The thing we love most about Notion (so far) is how we can manage each article with its own due dates, editorial status, content outline, and more. All that information stays with the article itself as it moves along the editorial process.
And we can view our editorial calendar in multiple ways. We can see a calendar view that shows all the upcoming article due dates and publication dates. Or we can see a Kanban board with the status of each article: On Deck; In Progress; To Review; Published.
Notion ain't perfect. It's mobile apps are not great, but the power of Notion is that it allows you to do a bunch of things all in one place. Want to have a Kanban board with your team's tasks? Go right ahead. Want to have a place to write your scripts or articles, and have it in a way that allows sharing and collaboration? Notion's got that too. Want to have a calendar or a todo list or a repository of your team's most important files? Yeah, it can do that too. Oh, and would you like to be able to link all of these together and be able to do things like turning your Kanban board into a calendar in a click? Yup, that's what Notion can do.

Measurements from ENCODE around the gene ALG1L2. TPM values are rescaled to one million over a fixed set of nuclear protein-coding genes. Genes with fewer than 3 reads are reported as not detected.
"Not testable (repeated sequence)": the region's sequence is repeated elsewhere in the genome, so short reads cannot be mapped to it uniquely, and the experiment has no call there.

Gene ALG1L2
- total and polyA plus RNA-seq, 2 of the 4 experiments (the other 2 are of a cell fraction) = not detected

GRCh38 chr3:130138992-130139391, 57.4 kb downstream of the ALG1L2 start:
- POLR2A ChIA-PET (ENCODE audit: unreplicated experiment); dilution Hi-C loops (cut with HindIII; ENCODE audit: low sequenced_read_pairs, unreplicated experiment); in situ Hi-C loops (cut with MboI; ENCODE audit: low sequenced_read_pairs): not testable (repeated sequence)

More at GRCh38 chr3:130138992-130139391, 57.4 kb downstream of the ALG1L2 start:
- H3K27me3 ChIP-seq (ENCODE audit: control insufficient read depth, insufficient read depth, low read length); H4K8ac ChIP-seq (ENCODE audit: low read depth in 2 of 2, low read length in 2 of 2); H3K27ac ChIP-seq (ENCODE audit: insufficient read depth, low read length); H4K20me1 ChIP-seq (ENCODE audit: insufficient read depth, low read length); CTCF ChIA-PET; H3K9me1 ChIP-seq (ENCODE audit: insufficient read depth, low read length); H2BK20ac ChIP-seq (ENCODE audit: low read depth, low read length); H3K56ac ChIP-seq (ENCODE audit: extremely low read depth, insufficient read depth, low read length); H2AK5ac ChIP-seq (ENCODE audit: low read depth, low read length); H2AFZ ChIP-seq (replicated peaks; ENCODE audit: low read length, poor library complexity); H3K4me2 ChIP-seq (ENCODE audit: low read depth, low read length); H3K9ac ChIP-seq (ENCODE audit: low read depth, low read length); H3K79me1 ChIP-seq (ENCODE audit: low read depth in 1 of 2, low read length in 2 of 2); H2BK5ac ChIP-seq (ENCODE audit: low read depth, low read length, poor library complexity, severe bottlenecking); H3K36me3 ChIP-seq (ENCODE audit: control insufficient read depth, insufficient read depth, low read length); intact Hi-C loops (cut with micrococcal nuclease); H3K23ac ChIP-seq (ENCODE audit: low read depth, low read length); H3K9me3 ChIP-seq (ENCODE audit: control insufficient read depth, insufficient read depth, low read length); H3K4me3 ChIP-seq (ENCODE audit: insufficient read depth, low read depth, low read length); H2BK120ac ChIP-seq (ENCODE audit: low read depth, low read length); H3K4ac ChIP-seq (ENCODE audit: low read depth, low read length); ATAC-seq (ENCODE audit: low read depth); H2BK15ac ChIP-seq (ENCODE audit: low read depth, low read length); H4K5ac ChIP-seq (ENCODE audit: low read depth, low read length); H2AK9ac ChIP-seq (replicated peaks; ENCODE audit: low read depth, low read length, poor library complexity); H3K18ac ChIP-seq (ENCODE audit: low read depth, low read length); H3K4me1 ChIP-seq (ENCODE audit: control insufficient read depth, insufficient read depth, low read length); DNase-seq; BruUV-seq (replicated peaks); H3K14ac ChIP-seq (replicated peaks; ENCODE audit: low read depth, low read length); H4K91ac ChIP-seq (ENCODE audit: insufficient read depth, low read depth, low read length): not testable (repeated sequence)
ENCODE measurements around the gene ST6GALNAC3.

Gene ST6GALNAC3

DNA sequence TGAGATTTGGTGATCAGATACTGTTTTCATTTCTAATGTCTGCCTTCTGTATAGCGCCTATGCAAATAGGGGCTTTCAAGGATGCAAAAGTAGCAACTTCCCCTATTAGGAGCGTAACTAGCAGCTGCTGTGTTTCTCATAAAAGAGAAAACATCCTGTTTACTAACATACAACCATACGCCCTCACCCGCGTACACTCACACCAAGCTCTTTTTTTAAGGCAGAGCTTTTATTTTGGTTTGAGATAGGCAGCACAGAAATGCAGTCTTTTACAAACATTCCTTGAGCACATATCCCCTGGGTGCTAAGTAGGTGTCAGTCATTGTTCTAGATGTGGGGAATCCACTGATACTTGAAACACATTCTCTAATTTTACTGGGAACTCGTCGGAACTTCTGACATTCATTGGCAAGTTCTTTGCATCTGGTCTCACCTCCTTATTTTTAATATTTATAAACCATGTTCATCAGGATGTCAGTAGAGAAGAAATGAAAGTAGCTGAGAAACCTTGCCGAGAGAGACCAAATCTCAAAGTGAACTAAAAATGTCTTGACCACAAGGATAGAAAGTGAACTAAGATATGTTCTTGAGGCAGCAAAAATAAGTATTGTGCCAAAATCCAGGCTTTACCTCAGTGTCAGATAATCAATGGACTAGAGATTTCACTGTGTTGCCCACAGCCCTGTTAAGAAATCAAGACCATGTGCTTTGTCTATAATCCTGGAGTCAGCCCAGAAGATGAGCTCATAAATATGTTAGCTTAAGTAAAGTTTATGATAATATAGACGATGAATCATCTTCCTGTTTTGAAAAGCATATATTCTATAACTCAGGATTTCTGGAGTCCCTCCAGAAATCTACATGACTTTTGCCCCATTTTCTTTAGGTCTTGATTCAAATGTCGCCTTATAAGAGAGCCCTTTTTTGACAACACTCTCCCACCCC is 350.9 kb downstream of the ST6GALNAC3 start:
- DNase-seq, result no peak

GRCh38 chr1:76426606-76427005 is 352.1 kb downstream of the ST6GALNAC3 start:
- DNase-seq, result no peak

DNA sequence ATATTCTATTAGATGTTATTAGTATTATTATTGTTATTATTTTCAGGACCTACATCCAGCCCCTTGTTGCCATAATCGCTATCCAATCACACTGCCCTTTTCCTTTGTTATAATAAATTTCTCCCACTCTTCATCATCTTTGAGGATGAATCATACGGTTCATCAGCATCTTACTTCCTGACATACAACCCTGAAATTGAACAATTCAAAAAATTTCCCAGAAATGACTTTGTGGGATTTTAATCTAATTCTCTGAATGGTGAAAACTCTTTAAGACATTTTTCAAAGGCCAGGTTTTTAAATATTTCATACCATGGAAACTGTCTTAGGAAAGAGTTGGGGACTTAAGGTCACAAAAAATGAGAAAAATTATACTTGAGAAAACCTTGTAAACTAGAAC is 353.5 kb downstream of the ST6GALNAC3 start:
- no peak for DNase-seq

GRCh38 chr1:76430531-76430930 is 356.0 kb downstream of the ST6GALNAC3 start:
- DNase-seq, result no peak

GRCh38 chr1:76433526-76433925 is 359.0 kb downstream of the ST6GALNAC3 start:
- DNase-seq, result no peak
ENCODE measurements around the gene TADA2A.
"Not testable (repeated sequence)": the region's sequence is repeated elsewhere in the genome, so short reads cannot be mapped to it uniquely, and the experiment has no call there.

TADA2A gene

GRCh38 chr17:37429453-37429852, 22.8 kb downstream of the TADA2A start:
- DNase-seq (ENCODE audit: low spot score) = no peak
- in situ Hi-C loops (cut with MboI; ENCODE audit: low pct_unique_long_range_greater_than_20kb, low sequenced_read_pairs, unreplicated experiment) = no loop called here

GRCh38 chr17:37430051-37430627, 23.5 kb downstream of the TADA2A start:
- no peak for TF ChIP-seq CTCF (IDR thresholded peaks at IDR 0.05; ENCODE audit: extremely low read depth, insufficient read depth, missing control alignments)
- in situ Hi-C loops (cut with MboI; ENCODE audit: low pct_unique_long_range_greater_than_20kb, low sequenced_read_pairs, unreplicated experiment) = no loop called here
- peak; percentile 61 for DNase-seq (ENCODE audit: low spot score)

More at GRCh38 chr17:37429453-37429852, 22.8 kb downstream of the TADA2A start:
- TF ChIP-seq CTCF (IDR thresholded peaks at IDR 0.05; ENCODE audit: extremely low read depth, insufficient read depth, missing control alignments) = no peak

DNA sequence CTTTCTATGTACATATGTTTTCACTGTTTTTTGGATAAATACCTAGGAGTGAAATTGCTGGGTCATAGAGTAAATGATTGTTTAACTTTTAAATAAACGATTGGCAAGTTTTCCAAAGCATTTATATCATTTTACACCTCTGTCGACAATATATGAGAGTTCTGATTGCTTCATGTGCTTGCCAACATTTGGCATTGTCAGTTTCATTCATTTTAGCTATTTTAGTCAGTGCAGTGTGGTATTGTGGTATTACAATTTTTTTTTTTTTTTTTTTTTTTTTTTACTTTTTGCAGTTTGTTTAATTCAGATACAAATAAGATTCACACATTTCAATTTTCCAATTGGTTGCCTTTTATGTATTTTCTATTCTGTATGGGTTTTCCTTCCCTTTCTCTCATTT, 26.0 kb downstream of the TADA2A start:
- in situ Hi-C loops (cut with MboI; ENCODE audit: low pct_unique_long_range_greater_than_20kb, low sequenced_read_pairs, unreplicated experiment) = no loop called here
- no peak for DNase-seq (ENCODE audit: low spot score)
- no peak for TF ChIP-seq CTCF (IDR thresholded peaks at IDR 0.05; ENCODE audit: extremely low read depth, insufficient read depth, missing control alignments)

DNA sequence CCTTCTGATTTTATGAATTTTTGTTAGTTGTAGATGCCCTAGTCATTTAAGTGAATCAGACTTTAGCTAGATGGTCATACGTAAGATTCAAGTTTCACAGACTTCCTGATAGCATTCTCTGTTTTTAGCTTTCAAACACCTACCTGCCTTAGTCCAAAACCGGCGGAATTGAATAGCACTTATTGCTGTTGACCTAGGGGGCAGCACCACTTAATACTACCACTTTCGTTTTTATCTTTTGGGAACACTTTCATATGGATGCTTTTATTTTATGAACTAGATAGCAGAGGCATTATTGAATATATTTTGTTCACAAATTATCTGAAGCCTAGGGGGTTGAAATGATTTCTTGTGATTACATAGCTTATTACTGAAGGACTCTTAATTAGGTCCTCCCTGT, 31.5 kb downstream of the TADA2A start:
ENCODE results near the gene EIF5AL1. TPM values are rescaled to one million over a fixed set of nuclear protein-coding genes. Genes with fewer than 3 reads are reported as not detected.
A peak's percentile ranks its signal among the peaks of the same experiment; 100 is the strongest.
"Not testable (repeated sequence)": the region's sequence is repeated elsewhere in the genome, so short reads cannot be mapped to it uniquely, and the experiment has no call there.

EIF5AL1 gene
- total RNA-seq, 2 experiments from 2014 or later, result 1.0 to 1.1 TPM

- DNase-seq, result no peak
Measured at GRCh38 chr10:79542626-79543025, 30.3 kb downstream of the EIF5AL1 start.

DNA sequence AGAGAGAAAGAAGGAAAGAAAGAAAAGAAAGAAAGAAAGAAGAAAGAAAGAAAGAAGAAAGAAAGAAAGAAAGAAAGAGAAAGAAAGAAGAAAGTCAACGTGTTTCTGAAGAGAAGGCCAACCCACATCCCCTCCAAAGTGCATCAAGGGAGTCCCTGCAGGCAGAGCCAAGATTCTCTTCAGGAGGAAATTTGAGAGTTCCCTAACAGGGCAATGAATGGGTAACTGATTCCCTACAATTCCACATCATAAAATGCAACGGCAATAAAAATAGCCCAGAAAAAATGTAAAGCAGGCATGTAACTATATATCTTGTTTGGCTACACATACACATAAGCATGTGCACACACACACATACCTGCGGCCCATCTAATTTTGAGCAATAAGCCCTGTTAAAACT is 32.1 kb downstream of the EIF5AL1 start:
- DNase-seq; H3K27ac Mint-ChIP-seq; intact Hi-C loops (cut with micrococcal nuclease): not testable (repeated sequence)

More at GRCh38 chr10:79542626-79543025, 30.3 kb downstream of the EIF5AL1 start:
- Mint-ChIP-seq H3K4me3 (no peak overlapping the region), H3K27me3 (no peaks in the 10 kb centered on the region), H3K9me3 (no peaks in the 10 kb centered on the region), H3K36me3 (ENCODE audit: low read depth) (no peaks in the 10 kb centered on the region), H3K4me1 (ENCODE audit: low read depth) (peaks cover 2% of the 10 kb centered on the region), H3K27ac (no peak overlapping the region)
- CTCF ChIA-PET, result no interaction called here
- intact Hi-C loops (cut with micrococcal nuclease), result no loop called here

Notion is a sort of Lego-style productivity service. It has a bunch of different pieces and you can put them together however you want. This can be intimidating, and it puts people off for sure. It also means that it's hard to say that Notion is the absolute best at any one thing either, since it needs to work within these confines, but the package all together turns into something really special for a lot of people.
If you're interested, I made a video that shows how I use Notion to run my YouTube channel. It's not nearly as complicated as some of the demos you'll see out there, which is a problem I have with a lot of "How I User Notion to Run My Life" videos.